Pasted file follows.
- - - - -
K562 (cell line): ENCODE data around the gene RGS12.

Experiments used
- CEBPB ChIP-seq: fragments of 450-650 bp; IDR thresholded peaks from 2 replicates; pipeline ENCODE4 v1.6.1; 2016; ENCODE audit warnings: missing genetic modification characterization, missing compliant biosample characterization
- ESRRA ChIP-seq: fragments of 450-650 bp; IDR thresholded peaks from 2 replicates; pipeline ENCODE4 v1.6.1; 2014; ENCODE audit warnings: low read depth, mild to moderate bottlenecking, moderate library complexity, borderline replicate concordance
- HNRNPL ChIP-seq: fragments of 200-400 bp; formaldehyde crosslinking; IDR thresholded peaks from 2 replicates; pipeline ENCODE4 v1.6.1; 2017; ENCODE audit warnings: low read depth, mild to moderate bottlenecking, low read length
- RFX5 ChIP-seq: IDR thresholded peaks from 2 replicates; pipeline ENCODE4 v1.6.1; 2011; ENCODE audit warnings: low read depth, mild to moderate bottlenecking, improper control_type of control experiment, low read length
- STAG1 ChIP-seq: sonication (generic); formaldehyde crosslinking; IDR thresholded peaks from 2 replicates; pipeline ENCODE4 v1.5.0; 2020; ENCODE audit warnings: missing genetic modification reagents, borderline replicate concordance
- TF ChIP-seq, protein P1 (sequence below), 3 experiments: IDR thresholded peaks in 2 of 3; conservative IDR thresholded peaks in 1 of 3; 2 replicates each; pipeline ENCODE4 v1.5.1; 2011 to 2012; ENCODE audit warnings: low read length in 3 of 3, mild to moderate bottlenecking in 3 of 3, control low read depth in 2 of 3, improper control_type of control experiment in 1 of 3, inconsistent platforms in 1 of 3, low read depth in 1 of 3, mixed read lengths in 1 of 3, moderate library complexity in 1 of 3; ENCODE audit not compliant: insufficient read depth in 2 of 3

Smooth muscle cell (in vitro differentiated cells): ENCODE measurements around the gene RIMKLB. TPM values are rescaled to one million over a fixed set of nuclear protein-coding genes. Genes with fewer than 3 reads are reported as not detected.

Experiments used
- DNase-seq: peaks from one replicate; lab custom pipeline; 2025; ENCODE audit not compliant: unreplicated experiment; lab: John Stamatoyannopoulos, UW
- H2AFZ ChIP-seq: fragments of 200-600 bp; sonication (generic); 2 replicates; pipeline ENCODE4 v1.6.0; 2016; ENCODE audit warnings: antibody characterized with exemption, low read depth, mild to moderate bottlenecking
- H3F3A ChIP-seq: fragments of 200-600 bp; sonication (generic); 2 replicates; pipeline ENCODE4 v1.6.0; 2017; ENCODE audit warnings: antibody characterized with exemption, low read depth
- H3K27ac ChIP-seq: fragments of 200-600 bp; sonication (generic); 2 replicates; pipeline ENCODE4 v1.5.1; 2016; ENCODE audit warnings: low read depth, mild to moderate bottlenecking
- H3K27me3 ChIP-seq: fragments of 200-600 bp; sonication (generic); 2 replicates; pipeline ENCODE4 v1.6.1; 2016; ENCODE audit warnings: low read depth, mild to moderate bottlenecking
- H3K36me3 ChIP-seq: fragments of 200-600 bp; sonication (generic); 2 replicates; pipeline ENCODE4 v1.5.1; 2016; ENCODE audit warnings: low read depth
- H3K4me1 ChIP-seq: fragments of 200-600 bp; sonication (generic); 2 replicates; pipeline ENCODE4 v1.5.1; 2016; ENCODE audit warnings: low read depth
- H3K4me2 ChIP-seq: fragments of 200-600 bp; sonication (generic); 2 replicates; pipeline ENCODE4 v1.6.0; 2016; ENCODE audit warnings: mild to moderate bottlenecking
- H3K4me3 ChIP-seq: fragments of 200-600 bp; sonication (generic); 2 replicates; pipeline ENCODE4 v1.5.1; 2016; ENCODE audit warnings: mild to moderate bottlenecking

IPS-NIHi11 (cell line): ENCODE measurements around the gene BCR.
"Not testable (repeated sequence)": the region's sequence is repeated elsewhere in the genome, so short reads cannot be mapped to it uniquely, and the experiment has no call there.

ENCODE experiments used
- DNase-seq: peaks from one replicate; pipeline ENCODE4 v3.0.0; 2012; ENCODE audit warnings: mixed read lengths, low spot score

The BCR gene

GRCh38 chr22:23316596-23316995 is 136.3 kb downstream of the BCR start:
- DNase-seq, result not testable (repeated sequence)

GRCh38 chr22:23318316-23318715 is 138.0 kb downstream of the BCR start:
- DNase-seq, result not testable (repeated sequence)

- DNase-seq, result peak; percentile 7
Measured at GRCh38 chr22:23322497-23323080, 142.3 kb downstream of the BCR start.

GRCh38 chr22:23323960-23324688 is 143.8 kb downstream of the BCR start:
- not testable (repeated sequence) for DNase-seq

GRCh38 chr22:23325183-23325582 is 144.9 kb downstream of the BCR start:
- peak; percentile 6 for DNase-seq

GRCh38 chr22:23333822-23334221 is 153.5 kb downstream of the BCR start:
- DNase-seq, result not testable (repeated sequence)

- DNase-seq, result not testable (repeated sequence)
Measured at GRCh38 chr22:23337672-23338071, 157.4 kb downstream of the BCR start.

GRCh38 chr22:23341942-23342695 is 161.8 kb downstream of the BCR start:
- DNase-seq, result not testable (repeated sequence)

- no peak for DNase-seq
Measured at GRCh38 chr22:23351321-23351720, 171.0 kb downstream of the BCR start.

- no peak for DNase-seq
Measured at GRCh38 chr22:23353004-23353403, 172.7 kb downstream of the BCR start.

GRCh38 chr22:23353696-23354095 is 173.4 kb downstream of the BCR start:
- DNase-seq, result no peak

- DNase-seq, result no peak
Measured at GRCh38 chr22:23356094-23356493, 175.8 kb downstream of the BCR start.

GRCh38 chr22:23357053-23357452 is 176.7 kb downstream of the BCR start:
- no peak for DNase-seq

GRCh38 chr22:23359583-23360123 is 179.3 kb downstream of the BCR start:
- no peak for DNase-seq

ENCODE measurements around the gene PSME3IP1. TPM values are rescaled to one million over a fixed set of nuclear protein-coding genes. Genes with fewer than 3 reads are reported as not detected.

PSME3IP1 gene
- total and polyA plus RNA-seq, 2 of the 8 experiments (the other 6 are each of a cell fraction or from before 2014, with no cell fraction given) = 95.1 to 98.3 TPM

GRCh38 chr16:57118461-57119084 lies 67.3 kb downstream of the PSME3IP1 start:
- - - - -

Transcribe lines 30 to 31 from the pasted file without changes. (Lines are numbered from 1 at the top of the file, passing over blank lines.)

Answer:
Measured at GRCh38 chr22:23322497-23323080, 142.3 kb downstream of the BCR start.

GRCh38 chr22:23323960-23324688 is 143.8 kb downstream of the BCR start: